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BBC TwoThis World


Last Updated: Thursday, 18 October 2007, 15:13 GMT 16:13 UK
India's missing girls

abandoned girls: Lalitha, 6, and her sister Priyanjali, 3
India's Missing Girls
Monday 22 October 2007
1900 BST on BBC Two

This World investigates how every week in India thousands of girls are killed, aborted or abandoned simply because of their gender.

With the introduction of ultrasound technology, the problem is getting worse, with many women opting to abort once they know they are carrying girls.

It is part of India's centuries-old preference for boys, who will carry the family's name and traditionally provide for parents in their old age.

Daughters are frequently seen as an expensive burden who need a large wedding dowry.

Too expensive

Earlier this summer, a farmer in southern India discovered a two-day-old baby girl who had been buried alive. She survived but her grandfather confessed to the girl's attempted murder.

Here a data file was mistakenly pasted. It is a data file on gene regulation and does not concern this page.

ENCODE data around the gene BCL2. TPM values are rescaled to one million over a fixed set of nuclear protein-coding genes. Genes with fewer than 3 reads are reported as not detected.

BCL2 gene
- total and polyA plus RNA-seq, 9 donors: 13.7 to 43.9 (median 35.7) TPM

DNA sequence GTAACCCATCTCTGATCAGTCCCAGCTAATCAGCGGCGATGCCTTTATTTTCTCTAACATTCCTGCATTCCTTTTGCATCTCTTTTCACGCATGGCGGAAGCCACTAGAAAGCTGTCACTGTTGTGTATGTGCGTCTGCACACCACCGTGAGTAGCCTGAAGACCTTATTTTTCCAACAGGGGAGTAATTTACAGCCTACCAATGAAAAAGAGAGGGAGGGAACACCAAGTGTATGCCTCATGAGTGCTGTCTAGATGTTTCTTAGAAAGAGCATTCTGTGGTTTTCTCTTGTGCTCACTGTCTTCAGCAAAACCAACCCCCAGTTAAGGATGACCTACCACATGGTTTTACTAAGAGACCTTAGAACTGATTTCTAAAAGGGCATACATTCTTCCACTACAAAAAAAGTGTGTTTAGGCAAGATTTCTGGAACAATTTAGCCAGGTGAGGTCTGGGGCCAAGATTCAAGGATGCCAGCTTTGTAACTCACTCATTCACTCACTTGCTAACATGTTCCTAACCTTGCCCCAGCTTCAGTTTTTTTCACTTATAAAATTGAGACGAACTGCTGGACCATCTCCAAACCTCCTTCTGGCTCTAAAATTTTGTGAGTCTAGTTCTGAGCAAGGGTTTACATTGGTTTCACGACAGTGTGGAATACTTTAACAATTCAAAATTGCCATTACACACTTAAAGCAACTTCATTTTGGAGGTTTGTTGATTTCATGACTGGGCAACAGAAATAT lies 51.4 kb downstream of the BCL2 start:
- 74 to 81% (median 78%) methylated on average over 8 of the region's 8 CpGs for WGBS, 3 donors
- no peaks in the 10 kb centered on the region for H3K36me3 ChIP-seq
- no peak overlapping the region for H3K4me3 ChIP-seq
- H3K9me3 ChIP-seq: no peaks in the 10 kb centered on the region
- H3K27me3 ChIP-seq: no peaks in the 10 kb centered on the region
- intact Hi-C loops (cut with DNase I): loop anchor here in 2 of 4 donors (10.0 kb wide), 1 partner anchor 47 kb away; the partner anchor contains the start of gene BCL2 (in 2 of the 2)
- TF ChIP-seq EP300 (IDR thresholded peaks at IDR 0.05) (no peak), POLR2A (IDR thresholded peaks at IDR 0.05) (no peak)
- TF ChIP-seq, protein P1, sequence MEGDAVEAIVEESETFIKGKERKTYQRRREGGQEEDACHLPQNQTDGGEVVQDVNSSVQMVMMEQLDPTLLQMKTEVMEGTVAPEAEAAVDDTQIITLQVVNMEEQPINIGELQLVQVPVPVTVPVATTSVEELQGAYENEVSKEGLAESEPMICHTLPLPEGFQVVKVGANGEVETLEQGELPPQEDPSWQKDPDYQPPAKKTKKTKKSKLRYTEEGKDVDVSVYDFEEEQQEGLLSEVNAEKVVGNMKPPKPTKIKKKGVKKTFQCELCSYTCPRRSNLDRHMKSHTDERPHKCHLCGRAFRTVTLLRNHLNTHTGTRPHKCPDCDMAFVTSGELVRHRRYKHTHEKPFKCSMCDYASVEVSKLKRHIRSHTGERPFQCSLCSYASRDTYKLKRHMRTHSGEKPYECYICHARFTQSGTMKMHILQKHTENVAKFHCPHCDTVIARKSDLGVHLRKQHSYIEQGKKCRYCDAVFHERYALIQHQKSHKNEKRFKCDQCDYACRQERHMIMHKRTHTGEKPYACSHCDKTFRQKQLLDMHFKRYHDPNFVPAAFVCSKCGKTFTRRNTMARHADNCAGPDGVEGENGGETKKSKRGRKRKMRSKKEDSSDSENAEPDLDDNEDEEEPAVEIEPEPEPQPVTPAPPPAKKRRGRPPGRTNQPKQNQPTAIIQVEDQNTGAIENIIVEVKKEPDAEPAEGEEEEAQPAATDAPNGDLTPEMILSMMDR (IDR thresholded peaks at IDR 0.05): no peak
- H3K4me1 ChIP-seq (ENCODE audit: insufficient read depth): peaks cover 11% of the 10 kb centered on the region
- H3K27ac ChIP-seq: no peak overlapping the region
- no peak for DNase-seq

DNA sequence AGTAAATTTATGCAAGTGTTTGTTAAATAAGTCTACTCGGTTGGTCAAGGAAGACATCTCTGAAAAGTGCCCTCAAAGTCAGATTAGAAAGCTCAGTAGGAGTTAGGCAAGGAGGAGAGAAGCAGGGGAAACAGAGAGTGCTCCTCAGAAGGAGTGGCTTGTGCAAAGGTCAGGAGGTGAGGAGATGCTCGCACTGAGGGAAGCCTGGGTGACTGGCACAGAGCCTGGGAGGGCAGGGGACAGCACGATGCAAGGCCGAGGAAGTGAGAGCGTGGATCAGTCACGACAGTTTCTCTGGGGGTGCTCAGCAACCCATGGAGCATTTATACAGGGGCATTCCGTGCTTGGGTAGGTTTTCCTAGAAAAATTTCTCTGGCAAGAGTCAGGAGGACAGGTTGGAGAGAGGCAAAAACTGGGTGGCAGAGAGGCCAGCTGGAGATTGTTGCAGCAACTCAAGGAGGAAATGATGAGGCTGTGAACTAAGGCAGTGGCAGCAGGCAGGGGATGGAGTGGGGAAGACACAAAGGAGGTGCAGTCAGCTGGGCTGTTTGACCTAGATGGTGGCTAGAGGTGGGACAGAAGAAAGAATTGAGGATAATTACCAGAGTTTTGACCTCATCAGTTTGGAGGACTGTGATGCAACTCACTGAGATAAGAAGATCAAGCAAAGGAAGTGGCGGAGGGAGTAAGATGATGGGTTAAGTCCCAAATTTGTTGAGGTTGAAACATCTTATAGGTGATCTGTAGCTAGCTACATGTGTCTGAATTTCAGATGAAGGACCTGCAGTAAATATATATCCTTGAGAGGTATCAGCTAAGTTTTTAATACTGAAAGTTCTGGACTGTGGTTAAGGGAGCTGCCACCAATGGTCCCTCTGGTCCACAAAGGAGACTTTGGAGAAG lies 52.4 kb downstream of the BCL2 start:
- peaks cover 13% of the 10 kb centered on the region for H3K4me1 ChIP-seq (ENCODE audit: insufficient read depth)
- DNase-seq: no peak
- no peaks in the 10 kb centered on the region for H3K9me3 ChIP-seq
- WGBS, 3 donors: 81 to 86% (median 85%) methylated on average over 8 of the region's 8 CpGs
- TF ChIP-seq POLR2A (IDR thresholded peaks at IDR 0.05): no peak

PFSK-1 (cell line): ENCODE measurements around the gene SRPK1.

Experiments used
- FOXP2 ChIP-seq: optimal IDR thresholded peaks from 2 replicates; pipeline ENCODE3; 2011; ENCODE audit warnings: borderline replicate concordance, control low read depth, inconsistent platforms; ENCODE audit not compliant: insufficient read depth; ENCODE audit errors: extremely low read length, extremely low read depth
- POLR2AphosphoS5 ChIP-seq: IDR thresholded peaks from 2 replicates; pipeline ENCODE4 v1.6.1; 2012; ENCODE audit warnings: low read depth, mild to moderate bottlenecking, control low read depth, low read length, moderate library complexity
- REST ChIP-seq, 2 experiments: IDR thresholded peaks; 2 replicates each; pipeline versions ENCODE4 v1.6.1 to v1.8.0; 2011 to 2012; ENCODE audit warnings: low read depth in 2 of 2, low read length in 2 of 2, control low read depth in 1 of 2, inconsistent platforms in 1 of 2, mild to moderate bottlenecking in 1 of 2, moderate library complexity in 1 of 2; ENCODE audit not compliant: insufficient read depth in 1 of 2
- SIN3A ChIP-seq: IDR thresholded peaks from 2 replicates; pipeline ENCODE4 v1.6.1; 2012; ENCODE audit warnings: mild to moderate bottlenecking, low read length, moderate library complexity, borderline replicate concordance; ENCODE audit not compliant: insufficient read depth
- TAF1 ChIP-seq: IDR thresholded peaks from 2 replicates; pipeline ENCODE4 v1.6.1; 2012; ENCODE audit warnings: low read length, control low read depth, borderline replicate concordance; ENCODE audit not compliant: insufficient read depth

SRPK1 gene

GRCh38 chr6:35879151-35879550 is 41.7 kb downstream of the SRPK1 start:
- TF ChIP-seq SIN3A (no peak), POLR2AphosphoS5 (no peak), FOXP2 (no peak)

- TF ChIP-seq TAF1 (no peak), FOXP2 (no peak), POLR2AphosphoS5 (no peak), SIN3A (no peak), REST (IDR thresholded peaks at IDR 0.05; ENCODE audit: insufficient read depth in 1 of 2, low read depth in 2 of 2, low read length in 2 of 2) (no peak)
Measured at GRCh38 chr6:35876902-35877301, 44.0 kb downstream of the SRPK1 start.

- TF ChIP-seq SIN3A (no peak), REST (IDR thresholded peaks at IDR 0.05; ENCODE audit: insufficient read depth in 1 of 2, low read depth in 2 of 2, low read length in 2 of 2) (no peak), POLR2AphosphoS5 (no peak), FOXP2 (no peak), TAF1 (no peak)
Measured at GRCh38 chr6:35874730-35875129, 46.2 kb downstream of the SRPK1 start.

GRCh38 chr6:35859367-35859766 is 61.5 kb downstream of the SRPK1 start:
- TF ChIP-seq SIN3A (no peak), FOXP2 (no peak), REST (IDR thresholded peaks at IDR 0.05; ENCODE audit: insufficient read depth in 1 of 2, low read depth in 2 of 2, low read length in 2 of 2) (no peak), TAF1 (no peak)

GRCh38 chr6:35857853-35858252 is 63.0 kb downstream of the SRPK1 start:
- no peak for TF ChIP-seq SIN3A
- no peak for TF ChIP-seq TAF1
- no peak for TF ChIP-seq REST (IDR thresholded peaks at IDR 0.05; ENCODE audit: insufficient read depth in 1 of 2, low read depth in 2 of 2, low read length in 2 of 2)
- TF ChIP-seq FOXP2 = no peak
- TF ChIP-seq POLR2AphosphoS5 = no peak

With seven daughters, he claimed he could not afford the burden and expense of looking after yet another girl.

This World goes to a home for abandoned children in Kadapa, a small town in the state of Andhra Pradesh. There are 80 children there and nearly all of them are girls.

The founder of the home, Sandhya, meets a young woman called Ramadevi, who is heavily pregnant but desperately unhappy because she is carrying a girl. She wants to give the girl to Sandhya to look after.

Sandhya tries to convince her that it would better for the baby to be looked after by her birth mother, rather than in a home. After the birth Ramadevi changes her mind, overcome with love for her newborn baby.

Lack of brides

Sex selection is not just restricted to the poor. It is also routine among India's middle classes, though rarely spoken about.

In the prosperous city of Ahmedabad, the capital of the state of Gujarat, This World meets Pooja Salot.

She is married to a multi-millionaire industrialist. She claims he forced her to abort two babies simply because they were girls, and says that such abortions are commonplace among her wealthy friends.

India's "missing girls" are creating another problem.

Despite the economic boom, the country is now short of so many young women that, in some states, men are struggling to find brides.

Producer/Director: Ashok Prasad
Executive Producer: Louise Norman

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